• College of Optometrists’ funded research identifies weaknesses in optometric data

    15 December 2017

    The College of Optometrists says that the lack of public health data on the prevalence of eye conditions is undermining planning.

    The college has published the findings of a research project, which identified that, despite an increasing amount of clinical data being held electronically in optometric practice systems, and a growing prevalence of eye conditions that require greater management, the data is not organised in a way that it can be used for research and service planning purposes.

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  • Commissioning guide for paediatric screening

    3 March 2017

    The Royal College of Ophthalmologists has published its latest advice on commissioning of ophthalmic services for children. The approaches to the prevention of vision/eye conditions and promotion of good visual health for children require very different approaches to those used in adult services. This briefing document will help inform commissioners of the key issues to consider when commissioning services for children with conditions that cause visual impairment or blindness and children with common eye conditions that cause milder reduction in vision.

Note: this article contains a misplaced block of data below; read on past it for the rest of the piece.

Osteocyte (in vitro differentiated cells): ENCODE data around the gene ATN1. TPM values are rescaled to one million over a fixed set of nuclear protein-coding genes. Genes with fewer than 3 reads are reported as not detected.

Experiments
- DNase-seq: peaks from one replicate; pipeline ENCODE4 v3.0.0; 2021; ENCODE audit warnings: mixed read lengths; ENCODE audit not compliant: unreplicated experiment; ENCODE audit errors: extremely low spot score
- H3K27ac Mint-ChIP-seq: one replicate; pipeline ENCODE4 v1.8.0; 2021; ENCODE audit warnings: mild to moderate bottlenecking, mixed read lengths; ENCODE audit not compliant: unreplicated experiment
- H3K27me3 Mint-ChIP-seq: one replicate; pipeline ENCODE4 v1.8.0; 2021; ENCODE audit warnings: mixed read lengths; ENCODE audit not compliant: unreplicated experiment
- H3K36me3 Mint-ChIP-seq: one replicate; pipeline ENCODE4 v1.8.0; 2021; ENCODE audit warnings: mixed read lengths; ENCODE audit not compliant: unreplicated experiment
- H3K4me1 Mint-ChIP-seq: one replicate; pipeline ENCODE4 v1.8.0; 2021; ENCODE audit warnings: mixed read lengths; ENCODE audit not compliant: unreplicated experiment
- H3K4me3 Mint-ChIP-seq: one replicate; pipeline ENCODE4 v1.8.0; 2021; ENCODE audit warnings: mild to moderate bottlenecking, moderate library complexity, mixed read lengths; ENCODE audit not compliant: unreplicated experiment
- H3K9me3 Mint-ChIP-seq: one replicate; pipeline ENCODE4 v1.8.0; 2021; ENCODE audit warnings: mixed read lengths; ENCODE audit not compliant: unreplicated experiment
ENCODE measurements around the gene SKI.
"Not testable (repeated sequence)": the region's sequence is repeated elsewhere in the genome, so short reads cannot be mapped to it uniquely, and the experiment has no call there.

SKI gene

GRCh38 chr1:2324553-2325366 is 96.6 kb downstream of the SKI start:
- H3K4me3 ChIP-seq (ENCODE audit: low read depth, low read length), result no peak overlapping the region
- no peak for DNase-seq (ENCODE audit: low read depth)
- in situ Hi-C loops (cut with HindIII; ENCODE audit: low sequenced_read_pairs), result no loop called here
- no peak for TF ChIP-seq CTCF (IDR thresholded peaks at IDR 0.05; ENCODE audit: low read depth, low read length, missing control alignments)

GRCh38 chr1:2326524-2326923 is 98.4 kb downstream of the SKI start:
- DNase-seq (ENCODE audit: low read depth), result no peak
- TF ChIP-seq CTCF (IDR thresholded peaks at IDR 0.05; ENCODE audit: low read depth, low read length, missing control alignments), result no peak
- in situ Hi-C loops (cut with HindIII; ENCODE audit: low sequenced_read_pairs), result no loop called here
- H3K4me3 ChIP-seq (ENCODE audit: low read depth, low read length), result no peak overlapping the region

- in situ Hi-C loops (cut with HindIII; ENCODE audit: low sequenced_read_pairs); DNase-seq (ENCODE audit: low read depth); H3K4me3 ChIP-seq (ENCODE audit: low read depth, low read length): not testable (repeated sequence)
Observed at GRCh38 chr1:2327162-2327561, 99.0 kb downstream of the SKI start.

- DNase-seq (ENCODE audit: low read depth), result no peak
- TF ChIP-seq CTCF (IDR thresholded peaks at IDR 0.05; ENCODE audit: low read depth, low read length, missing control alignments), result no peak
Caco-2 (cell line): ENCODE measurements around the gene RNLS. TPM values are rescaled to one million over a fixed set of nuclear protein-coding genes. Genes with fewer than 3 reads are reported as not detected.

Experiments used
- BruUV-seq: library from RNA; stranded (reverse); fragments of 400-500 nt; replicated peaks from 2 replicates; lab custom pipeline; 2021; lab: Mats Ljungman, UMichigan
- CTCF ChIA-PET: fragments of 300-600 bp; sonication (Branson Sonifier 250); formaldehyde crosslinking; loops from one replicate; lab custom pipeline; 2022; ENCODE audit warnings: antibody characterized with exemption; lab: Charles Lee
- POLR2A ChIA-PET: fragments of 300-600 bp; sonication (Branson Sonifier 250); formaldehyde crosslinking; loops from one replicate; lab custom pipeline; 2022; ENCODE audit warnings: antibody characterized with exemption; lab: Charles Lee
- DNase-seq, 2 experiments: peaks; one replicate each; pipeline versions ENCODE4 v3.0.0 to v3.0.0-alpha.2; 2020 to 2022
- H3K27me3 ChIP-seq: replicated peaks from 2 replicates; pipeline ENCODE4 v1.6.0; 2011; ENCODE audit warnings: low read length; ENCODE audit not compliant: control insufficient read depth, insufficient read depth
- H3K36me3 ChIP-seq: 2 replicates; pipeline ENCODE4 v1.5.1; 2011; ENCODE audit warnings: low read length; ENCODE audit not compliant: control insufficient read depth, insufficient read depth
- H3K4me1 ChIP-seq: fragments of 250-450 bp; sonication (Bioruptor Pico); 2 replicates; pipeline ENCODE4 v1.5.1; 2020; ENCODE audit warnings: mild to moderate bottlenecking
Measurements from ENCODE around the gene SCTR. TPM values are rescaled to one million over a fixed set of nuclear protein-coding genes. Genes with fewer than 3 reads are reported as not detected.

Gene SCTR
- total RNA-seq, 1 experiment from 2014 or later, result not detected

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  • Research shows community eye care schemes are successful for all stakeholders

    15 December 2016

    New research funded by the College of Optometrists has found that enhanced eye care schemes are viewed positively by those involved, including commissioners, patients and providers.

    The qualitative study explored the views of patients, community optometrists, GPs, commissioners and ophthalmologists.

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  • LOCSU annual report predicts ‘breakthrough’ for optical sector

    20 October 2016

    The LOCSU annual report highlights the growing number of primary care practices delivering care close to patient’s homes and easing capacity problems in the hospital eye service.

    Activity through the LOC company model has doubled and annual service revenue has risen to £8.5 million, according to the 2015/16 annual report.

    There are now 552 services being delivered by optical practices in the community, with 109 rolled out since April 2015. Similarly, there are 133 services being delivered through primary eyecare companies with 101 going live since April 2014.

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  • Research demonstrates success of community eye care schemes

    6 September 2016

    Two research papers arising from the College of Optometrists enhanced scheme evaluation project (ESEP) and published this month, show that optometrists involved in community schemes are able to provide cataract, glaucoma and primary eye care services to patients safely and effectively. Such schemes can also result in cost savings and reduce the number of hospital eye service (HES) appointments.

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